We have been trying to answer this question through our Royal Archaeological Institute funded ‘At the Water’s Edge‘ project, and from 17 June we will be digging at two different roundhouse sites along the shore of Loch Tay to find out.

In 2018, we conducted geophysics survey over known archaeology in addition to prospecting for new Iron Age sites in areas with no known archaeology.

In a recent visit to the Loch Tay to arrange access to the sites we will be excavating, some excellent views from the location of one of the roundhouses we will be investigating.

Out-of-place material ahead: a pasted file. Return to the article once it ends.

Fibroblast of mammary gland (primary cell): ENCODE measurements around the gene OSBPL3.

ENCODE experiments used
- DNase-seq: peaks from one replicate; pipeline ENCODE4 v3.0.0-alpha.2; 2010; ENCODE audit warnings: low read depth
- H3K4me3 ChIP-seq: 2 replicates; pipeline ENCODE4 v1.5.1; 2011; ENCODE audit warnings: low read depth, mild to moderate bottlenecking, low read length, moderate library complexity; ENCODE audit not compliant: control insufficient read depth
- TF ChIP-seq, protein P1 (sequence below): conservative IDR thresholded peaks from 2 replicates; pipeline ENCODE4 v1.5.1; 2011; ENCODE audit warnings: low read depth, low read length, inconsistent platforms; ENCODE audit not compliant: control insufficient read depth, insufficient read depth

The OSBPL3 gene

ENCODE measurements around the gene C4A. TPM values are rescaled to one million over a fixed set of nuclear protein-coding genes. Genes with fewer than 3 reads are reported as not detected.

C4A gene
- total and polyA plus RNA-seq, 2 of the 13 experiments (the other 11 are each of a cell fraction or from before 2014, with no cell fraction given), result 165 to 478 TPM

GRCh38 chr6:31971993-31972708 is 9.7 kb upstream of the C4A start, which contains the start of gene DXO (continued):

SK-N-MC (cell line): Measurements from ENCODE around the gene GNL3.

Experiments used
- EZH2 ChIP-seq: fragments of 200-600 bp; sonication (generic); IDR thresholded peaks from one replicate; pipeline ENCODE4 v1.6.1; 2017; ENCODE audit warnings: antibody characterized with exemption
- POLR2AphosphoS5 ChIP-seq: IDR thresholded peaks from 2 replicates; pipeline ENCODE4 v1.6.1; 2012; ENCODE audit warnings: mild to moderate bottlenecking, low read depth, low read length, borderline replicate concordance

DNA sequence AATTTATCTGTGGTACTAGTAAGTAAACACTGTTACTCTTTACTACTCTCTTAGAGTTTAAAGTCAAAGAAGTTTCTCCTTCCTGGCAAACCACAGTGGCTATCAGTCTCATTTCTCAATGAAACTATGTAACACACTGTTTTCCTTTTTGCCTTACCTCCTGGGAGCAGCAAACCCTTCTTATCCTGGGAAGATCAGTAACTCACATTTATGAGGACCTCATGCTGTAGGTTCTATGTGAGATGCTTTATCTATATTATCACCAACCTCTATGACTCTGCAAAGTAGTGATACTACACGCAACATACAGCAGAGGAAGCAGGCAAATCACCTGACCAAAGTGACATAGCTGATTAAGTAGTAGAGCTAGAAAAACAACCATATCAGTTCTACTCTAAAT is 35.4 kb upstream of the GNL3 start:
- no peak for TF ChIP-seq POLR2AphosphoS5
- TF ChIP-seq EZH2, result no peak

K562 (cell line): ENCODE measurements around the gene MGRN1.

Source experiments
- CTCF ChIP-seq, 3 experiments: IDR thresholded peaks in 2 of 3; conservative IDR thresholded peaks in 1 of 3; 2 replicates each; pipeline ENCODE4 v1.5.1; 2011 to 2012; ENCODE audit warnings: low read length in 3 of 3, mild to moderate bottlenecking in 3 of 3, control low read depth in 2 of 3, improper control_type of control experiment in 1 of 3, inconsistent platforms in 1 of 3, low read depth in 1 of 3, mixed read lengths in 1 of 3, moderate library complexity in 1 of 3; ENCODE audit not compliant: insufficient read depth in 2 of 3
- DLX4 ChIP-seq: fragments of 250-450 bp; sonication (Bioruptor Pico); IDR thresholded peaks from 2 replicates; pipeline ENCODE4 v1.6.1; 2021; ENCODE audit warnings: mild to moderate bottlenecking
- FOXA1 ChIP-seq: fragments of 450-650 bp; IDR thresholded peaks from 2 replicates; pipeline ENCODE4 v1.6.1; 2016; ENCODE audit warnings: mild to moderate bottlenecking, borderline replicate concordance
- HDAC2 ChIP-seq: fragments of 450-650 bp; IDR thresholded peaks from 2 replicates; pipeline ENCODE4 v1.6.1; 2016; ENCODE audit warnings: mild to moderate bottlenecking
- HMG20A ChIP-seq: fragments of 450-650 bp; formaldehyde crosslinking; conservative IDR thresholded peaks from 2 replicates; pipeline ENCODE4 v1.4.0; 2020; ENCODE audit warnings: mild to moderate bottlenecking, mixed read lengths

Did this view include a loch full of crannogs? A relatively busy landscape with a variety of settlements and settlement types. Or were crannogs out of favour by the time this roundhouse was built and lived-in? Perhaps crannogs were only recently abandoned and part of living social memory, or maybe they were a part of the distant past – the places where ancestors dwelt. This is the kind of social history we aim to build with the Living on Water project and thanks to Royal Archaeological Institute support, our upcoming excavations should cast some light on this.

Looking west up Loch Tay towards Killin from inside the Croftvellick hut cirlce.